The No Surprises Act and How Medical Providers Must Comply with the Federal Ban on Surprise Billing
The “No Surprises Act” (“NSA”), new federal legislation intended to protect patients from “surprise medical billing”, goes into effect on January 1, 2022. While most states have already enacted laws to address surprise billing, limited protections and various loopholes permitting balance billing at the state level compelled federal action to address the need for greater consumer protection.
For example, New York’s surprise billing law passed in 2015 mirrors the federal NSA in mandating that a patient only has to pay the cost-sharing applicable to in-network treatment for out-of-network services, as long as the services were provided without the patient’s knowledge.
Surprise medical billing typically occurs in emergency situations when a patient is unable to provide input as to the care received and unknowingly receives care from a facility or provider outside of his or her health plan’s network. Out-of-network providers and facilities usually charge the patient’s insurer a higher rate than the in-network contracted rate. If the insurer refuses to pay the full out-of-network charge, the provider or facility often pursues the “balance” by directly billing the patient. Regardless of the patient’s inability to choose which hospital they are transported to, the patient has ultimate responsibility for these unexpected charges.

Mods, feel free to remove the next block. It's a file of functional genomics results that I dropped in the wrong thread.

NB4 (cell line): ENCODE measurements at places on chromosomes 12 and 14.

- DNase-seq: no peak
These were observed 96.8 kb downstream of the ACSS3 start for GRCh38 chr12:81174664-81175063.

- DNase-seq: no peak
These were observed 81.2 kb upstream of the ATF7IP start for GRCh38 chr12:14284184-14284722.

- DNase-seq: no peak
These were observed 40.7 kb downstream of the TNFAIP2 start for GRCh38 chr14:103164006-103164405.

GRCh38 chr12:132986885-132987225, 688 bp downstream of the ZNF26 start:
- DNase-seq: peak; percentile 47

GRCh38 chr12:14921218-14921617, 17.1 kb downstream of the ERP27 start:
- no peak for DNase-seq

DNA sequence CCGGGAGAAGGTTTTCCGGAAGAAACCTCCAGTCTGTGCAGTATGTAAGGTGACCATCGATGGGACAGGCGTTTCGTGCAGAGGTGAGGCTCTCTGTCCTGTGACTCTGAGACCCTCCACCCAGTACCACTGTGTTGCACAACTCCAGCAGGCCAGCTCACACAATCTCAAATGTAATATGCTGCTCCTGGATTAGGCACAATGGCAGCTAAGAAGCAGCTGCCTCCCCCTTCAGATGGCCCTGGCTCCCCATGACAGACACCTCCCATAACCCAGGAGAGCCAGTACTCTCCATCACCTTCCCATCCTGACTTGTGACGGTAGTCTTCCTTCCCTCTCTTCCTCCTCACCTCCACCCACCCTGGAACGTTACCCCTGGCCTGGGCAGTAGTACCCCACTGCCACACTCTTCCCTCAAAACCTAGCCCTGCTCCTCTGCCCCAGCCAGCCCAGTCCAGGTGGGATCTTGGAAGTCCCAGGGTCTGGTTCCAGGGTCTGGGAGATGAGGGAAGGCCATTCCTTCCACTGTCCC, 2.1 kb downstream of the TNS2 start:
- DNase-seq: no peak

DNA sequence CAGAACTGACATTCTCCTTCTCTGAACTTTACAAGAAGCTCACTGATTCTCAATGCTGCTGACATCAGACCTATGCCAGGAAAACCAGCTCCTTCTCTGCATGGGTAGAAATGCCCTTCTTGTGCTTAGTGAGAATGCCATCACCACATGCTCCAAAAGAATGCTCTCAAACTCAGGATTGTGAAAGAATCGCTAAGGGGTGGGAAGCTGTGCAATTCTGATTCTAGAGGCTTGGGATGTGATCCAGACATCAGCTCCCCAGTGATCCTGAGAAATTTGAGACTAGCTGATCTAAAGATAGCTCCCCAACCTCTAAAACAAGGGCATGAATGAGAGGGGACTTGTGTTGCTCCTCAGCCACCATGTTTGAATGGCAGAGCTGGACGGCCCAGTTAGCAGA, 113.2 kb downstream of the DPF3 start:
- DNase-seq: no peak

The NSA seeks to reduce these surprise out-of-pocket costs by prohibiting providers and healthcare facilities from sending balance bills to patients for additional out-of-network amounts under many circumstances. Under the NSA, patients would bear responsibility only for the patient charges that would have been levied if the services had been provided by an in-network provider.
Independent Dispute Resolution for Providers and Insurers
The NSA thereby removes the patient as the intermediary between providers and insurers in their payment disputes and puts the onus for reimbursement negotiation on those with more equal bargaining power. To ensure a fair and complete process, the NSA also delineates an independent dispute resolution (“IDR”) process that goes into effect thirty (30) days after open negotiations fail and payment disputes are unresolved. The ultimate decision of the independent dispute resolution entity, which must be certified under the NSA, is binding on all parties.
Good Faith Estimate for Self-Pay Patients
The NSA requires providers and facilities to inform their patients, both orally and in writing, of the “good faith estimate” of treatment costs if the patient is not insured or covered by a federal healthcare plan at least one business day prior to the provision of services. The Centers for Medicare and Medicaid Services (“CMS”) has released a template with various fillable data elements for providers to utilize in delivering these good faith estimates. The template (CMS-10791 – 11. 2. Good Faith Estimate Template) can be found at the link below. Patients will have the ability to dispute any final medical bill should the charges amount to at least $400 more than the good faith estimate provided. Providers will be obligated to provide templates to patients who wish to dispute their final medical bill. To support the patient-provider dispute resolution process, the NSA will charge a selected dispute resolution (“SDR”) entity to resolve disputes with uninsured or self-pay patients.
Accordingly, providers would be well advised to develop good faith estimates of their charges to make them available on January 1, 2022.
Bleakley Platt’s Health Law Practice Group can assist in navigating the requirements of the NSA. For further information, contact Robert Braumuller or Zaina S. Khoury, at RBraumuller@bpslaw.com or ZKhoury@bpslaw.com